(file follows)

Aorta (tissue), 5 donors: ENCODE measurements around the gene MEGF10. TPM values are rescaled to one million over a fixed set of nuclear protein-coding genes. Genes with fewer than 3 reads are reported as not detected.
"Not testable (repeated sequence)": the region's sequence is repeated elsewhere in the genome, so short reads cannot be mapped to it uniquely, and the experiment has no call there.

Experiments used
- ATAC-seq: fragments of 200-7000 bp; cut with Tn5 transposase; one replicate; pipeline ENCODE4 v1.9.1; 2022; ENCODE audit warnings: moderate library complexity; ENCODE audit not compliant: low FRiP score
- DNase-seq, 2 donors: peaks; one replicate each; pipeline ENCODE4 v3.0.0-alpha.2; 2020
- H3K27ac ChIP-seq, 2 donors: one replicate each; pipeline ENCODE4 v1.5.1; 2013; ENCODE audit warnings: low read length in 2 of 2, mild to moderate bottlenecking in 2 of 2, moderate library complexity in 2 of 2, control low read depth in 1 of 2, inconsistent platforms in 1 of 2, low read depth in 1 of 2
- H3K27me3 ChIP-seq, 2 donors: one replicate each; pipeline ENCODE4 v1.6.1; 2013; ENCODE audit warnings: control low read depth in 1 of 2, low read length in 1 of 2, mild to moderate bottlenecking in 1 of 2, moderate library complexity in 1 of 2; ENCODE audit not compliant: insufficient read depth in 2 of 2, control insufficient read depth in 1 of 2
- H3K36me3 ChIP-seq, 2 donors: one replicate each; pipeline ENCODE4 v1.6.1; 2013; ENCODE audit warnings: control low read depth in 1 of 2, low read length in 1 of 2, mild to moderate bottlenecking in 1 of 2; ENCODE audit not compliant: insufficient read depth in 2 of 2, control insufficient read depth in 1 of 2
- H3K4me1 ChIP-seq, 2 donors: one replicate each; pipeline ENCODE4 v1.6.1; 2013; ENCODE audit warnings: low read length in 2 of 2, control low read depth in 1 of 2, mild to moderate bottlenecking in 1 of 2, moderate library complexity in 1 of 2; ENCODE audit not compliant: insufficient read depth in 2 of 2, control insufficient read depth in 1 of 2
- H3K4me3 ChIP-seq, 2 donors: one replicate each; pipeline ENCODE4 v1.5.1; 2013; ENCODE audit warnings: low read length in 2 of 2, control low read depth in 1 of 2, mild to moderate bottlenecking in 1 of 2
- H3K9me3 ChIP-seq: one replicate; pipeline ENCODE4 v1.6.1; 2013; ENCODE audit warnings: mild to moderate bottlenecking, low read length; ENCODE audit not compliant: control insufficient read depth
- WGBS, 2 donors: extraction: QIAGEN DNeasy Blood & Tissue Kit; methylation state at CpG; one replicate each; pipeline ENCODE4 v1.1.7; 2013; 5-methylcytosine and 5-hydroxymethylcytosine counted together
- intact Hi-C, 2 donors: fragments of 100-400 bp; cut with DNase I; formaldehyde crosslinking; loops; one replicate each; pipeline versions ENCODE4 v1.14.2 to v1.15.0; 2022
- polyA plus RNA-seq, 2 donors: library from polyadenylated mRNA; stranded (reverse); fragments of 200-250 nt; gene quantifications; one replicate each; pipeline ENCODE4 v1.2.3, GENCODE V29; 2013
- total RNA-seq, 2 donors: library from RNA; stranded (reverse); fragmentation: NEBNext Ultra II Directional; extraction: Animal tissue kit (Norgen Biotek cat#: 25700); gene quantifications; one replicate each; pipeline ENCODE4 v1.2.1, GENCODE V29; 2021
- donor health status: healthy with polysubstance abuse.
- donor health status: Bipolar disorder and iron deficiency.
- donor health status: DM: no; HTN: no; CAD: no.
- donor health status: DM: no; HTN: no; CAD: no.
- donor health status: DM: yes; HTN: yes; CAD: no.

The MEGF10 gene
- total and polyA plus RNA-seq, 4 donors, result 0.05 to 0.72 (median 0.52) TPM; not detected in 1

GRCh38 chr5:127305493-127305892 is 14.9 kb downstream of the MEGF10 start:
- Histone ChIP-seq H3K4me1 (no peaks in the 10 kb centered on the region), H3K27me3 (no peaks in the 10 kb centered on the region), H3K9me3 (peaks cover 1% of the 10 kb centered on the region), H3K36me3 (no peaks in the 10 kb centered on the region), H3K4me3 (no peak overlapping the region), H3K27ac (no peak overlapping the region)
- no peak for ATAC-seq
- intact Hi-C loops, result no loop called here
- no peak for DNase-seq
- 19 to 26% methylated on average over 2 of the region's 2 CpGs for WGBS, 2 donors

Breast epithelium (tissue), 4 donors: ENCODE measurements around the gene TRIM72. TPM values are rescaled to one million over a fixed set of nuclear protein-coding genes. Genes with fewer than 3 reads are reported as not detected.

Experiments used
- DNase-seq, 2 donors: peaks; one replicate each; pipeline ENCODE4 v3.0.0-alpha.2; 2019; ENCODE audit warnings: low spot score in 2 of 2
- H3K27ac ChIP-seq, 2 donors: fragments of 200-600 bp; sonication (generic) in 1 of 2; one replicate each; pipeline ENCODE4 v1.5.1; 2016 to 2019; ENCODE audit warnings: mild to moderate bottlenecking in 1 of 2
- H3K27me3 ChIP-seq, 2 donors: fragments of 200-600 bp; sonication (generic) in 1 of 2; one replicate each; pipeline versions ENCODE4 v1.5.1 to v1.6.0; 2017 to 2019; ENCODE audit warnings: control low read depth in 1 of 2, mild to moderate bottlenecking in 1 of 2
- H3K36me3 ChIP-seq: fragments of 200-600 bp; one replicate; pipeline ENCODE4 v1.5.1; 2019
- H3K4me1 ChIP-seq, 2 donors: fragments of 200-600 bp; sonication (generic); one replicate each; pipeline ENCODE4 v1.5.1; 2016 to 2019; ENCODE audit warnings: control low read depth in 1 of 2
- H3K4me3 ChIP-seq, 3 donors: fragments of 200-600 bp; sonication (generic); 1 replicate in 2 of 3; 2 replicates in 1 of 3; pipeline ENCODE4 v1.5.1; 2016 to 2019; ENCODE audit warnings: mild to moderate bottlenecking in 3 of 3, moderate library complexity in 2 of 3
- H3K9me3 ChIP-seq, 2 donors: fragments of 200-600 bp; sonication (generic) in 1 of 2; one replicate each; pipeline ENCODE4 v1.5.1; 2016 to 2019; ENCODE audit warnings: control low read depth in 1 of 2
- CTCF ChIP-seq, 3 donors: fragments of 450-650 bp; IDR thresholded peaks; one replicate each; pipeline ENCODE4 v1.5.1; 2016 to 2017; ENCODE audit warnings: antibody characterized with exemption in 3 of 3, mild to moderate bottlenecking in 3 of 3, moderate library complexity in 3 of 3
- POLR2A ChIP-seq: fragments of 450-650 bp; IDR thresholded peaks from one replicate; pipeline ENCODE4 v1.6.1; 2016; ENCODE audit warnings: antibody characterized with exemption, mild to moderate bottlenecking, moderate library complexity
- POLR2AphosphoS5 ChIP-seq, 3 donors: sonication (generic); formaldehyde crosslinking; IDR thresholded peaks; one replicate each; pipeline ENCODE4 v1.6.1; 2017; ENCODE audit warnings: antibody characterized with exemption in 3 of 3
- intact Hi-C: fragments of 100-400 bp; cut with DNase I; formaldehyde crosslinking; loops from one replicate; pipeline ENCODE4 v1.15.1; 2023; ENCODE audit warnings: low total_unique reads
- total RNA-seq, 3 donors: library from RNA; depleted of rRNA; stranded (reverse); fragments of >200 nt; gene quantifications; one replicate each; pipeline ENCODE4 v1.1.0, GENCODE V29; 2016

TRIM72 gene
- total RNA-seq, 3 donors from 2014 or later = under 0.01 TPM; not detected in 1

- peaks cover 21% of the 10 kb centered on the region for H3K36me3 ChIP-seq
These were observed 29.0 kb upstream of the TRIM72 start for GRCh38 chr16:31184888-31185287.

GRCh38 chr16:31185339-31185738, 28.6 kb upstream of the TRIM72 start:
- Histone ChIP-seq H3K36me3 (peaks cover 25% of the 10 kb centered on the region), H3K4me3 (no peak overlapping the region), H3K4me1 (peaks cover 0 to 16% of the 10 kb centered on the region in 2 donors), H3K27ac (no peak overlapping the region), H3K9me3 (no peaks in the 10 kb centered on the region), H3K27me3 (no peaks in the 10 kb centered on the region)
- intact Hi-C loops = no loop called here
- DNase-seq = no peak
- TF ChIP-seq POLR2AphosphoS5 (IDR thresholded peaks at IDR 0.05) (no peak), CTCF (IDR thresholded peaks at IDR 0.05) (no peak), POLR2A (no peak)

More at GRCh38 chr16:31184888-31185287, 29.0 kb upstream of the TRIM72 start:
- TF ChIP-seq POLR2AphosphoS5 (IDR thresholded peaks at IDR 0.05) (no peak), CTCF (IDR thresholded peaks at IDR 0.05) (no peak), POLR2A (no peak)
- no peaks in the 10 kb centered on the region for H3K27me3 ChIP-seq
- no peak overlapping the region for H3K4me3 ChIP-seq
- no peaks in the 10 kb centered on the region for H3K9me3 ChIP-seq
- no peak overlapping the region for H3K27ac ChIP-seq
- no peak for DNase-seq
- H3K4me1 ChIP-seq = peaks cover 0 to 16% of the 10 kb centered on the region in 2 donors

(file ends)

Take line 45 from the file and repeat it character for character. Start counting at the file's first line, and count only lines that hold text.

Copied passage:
- peaks cover 21% of the 10 kb centered on the region for H3K36me3 ChIP-seq